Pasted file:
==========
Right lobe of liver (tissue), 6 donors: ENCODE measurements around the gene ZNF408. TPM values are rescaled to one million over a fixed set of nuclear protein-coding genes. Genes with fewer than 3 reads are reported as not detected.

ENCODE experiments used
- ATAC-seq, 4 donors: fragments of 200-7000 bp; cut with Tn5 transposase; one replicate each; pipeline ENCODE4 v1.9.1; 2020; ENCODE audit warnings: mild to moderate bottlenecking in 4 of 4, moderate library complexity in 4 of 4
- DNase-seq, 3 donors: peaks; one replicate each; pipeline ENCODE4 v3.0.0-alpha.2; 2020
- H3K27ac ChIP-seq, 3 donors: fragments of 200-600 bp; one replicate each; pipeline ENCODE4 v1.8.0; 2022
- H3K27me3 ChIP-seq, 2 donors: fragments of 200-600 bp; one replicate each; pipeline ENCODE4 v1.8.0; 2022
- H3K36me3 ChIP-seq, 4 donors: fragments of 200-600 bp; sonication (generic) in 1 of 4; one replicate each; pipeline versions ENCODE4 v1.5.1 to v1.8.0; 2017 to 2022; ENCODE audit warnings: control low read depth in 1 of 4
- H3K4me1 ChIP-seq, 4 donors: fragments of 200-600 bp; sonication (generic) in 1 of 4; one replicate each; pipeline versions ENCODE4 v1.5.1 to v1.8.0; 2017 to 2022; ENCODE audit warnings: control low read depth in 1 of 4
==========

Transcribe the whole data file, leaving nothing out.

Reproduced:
Right lobe of liver (tissue), 6 donors: ENCODE measurements around the gene ZNF408. TPM values are rescaled to one million over a fixed set of nuclear protein-coding genes. Genes with fewer than 3 reads are reported as not detected.

ENCODE experiments used
- ATAC-seq, 4 donors: fragments of 200-7000 bp; cut with Tn5 transposase; one replicate each; pipeline ENCODE4 v1.9.1; 2020; ENCODE audit warnings: mild to moderate bottlenecking in 4 of 4, moderate library complexity in 4 of 4
- DNase-seq, 3 donors: peaks; one replicate each; pipeline ENCODE4 v3.0.0-alpha.2; 2020
- H3K27ac ChIP-seq, 3 donors: fragments of 200-600 bp; one replicate each; pipeline ENCODE4 v1.8.0; 2022
- H3K27me3 ChIP-seq, 2 donors: fragments of 200-600 bp; one replicate each; pipeline ENCODE4 v1.8.0; 2022
- H3K36me3 ChIP-seq, 4 donors: fragments of 200-600 bp; sonication (generic) in 1 of 4; one replicate each; pipeline versions ENCODE4 v1.5.1 to v1.8.0; 2017 to 2022; ENCODE audit warnings: control low read depth in 1 of 4
- H3K4me1 ChIP-seq, 4 donors: fragments of 200-600 bp; sonication (generic) in 1 of 4; one replicate each; pipeline versions ENCODE4 v1.5.1 to v1.8.0; 2017 to 2022; ENCODE audit warnings: control low read depth in 1 of 4